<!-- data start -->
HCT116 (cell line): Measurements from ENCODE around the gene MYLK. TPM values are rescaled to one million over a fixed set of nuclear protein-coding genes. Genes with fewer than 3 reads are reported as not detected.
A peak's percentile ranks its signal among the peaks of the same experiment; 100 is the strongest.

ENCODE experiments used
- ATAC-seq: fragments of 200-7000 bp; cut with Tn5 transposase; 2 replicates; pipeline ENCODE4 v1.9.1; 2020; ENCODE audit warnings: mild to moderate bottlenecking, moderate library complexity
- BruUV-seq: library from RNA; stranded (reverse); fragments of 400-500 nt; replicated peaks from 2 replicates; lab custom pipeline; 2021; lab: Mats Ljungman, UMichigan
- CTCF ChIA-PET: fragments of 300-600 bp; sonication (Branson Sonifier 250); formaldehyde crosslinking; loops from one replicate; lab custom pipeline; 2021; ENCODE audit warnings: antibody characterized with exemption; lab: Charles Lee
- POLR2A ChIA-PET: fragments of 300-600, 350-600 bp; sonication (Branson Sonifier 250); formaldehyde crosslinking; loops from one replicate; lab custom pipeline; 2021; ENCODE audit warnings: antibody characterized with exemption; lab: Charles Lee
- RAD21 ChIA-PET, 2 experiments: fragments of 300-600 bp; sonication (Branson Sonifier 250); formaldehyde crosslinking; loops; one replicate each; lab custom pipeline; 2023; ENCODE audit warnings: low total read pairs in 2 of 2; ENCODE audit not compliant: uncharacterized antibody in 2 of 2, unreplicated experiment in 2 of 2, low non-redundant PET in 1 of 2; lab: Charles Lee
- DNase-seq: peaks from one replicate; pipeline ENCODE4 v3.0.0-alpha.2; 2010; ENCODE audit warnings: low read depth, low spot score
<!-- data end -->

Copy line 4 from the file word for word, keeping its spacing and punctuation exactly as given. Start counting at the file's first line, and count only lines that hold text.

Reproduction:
- ATAC-seq: fragments of 200-7000 bp; cut with Tn5 transposase; 2 replicates; pipeline ENCODE4 v1.9.1; 2020; ENCODE audit warnings: mild to moderate bottlenecking, moderate library complexity